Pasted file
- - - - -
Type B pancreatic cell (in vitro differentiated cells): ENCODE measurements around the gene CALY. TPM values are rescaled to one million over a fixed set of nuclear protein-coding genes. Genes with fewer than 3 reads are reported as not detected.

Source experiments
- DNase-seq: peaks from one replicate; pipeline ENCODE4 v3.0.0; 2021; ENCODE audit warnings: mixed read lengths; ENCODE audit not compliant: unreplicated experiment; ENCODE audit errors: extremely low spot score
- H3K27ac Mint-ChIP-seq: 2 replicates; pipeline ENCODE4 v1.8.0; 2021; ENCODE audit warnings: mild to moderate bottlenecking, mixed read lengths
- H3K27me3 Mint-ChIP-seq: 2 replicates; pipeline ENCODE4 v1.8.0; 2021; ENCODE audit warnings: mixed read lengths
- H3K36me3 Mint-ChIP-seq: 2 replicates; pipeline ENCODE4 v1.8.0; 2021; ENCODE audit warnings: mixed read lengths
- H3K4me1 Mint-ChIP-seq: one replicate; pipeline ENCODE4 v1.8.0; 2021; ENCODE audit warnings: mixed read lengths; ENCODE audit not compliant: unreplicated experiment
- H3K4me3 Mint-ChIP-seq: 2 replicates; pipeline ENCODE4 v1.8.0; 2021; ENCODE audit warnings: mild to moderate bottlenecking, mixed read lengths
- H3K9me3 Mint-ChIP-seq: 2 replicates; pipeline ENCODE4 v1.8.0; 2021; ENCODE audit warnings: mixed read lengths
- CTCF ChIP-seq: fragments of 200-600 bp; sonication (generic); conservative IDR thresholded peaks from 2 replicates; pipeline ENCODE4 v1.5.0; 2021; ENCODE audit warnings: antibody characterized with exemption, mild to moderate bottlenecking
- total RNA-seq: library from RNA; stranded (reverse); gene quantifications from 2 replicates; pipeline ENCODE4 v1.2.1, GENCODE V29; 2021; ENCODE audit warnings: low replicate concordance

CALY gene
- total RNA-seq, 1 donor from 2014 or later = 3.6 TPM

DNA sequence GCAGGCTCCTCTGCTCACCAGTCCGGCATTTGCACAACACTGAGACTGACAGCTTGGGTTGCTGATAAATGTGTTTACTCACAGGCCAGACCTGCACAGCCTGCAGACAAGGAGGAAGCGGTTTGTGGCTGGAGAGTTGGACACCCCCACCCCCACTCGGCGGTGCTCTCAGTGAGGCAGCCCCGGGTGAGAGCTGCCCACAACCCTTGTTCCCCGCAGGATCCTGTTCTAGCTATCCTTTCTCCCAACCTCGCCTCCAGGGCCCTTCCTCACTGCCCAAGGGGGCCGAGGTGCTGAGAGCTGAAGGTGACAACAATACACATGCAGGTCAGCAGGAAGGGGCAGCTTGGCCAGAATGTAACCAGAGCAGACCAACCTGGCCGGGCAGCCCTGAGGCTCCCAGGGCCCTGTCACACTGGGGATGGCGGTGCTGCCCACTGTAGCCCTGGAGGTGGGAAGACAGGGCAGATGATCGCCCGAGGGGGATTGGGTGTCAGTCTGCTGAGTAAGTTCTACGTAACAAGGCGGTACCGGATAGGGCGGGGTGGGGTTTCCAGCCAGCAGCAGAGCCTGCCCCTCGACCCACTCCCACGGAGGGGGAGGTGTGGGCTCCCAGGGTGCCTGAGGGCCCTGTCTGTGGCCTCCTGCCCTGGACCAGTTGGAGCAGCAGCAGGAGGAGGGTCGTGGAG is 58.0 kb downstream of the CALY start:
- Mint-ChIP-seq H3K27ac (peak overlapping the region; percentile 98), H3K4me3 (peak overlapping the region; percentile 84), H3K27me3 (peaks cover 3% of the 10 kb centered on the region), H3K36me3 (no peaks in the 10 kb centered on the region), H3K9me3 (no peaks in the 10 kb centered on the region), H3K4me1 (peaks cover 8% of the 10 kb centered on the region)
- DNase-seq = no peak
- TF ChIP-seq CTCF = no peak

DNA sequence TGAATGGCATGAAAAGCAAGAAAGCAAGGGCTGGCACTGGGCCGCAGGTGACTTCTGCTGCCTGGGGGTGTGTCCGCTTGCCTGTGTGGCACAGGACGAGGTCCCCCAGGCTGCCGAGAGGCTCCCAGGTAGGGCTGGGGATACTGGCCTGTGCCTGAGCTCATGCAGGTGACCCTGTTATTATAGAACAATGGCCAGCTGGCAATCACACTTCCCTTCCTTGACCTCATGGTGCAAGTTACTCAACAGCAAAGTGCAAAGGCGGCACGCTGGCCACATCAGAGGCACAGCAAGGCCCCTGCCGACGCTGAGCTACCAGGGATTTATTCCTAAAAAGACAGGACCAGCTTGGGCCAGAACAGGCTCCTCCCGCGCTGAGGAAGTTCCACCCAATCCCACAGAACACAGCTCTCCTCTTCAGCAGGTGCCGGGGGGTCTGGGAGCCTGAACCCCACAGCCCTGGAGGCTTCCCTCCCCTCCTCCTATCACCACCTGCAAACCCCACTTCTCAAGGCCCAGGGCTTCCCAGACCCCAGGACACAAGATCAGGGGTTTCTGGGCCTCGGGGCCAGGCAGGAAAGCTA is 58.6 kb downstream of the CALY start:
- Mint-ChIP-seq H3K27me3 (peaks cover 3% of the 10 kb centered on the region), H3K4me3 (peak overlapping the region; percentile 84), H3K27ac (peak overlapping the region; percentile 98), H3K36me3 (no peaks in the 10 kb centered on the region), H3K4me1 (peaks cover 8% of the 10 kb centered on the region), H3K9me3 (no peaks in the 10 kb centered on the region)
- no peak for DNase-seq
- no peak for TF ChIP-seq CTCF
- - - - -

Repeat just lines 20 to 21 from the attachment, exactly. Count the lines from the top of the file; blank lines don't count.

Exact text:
- no peak for DNase-seq
- no peak for TF ChIP-seq CTCF